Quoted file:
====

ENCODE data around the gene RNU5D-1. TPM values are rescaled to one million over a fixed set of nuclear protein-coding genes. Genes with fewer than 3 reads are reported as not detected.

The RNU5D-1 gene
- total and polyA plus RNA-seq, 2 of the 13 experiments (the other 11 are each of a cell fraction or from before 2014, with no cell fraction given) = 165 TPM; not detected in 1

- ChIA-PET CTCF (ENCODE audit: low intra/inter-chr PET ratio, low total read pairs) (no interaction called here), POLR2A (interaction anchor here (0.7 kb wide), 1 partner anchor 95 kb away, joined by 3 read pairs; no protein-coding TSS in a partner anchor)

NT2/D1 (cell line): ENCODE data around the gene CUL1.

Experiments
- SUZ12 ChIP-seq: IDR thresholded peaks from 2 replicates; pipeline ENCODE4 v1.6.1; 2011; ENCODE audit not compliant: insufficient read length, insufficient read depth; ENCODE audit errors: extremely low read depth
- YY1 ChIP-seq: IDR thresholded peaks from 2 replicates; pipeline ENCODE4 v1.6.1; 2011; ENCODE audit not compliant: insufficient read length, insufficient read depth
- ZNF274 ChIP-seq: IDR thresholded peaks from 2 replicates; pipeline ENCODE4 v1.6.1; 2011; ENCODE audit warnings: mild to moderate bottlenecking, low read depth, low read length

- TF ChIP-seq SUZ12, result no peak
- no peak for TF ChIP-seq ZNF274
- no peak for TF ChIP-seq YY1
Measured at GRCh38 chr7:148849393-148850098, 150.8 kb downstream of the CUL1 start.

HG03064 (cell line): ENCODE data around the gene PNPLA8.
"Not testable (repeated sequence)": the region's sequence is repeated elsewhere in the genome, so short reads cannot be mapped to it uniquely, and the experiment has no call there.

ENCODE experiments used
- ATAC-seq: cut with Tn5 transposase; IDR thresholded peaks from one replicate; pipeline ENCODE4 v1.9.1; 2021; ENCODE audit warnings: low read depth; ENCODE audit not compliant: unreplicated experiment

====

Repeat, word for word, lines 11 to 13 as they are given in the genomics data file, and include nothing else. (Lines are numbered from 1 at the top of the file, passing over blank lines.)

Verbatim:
- no peak for TF ChIP-seq ZNF274
- no peak for TF ChIP-seq YY1
Measured at GRCh38 chr7:148849393-148850098, 150.8 kb downstream of the CUL1 start.